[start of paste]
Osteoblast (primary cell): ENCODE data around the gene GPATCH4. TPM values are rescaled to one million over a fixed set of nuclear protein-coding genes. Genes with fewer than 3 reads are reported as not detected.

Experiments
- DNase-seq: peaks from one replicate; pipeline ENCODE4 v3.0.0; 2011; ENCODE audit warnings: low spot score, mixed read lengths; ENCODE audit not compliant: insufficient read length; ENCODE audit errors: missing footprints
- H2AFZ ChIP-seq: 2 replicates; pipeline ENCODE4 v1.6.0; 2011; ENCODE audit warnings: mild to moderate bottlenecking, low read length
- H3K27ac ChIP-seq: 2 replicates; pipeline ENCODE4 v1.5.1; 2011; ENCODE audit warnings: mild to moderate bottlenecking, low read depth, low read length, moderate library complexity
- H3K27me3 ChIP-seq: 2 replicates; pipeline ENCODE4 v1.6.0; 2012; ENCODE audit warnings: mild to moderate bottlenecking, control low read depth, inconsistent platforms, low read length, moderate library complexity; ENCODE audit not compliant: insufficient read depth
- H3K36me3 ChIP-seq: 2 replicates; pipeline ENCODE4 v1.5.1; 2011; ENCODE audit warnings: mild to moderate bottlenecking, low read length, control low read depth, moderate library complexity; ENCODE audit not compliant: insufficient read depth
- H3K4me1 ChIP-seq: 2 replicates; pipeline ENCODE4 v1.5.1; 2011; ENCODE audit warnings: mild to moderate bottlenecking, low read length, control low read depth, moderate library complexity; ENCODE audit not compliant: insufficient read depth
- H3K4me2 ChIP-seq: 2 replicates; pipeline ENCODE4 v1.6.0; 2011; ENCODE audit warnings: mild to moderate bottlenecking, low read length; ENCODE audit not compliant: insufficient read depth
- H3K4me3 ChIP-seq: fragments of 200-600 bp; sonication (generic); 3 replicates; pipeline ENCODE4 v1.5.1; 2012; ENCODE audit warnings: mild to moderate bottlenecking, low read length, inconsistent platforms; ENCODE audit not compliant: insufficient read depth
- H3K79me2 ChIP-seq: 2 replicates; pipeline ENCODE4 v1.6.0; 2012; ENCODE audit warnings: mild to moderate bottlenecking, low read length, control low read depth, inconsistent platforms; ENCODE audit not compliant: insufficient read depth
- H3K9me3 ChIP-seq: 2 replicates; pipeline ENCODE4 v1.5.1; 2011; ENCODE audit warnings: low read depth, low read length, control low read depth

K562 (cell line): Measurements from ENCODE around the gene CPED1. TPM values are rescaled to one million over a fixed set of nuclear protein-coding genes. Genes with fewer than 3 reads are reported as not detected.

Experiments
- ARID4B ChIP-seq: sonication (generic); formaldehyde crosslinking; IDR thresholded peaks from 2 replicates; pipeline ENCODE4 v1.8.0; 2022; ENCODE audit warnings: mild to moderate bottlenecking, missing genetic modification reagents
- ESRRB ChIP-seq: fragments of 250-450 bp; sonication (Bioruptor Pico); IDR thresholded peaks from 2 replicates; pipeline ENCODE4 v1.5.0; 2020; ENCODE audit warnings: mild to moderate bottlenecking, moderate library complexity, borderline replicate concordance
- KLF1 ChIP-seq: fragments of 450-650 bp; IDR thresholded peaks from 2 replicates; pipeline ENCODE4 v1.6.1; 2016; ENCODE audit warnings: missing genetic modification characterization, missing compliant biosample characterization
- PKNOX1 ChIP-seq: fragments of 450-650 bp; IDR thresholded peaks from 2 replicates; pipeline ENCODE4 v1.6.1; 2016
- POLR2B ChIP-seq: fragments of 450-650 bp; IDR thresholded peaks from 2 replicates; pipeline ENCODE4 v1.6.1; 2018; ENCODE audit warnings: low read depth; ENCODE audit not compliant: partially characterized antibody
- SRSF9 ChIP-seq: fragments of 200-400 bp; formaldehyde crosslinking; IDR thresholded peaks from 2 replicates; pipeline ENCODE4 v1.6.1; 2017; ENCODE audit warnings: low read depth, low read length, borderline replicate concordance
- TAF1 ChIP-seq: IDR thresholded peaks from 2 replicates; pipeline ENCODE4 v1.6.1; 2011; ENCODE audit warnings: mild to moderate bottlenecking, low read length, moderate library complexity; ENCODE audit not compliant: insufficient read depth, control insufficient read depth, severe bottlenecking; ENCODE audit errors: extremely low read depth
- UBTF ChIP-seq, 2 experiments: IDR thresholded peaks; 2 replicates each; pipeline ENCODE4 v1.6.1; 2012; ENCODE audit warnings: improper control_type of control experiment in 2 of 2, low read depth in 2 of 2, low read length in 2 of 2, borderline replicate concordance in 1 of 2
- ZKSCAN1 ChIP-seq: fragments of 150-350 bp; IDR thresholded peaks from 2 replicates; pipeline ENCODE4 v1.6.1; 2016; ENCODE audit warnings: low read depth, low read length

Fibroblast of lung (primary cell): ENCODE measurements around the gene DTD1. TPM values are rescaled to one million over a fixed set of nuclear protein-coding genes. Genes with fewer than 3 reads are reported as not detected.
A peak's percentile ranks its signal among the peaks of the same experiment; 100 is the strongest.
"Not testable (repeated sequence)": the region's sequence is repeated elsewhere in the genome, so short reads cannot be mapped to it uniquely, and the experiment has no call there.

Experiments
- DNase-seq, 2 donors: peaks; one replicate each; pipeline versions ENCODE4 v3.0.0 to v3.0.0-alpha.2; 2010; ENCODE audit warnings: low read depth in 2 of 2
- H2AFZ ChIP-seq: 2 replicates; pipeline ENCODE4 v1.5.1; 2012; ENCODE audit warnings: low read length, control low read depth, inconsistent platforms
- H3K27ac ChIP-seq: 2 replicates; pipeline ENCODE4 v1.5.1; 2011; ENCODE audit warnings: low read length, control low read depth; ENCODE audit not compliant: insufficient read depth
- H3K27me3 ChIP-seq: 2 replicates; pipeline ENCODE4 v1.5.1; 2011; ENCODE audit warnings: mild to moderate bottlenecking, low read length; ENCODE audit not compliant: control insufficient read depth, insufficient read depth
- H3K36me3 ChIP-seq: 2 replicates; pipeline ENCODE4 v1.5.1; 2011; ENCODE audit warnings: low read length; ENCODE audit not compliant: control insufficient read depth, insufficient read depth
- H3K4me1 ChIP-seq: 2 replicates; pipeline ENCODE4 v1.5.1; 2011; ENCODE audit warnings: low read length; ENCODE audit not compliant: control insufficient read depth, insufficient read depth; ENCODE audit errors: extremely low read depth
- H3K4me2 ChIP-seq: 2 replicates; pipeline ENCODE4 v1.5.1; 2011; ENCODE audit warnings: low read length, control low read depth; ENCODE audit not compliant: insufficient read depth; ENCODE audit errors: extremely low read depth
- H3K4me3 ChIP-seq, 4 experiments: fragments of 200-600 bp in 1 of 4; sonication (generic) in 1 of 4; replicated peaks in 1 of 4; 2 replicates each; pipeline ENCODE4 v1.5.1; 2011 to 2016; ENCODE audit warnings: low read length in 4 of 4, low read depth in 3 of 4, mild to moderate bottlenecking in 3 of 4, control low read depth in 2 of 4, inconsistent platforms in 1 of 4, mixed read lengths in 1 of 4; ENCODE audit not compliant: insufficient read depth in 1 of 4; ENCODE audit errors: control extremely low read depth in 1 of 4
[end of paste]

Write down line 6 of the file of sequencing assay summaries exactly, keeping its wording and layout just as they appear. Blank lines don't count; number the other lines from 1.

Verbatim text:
- H3K27me3 ChIP-seq: 2 replicates; pipeline ENCODE4 v1.6.0; 2012; ENCODE audit warnings: mild to moderate bottlenecking, control low read depth, inconsistent platforms, low read length, moderate library complexity; ENCODE audit not compliant: insufficient read depth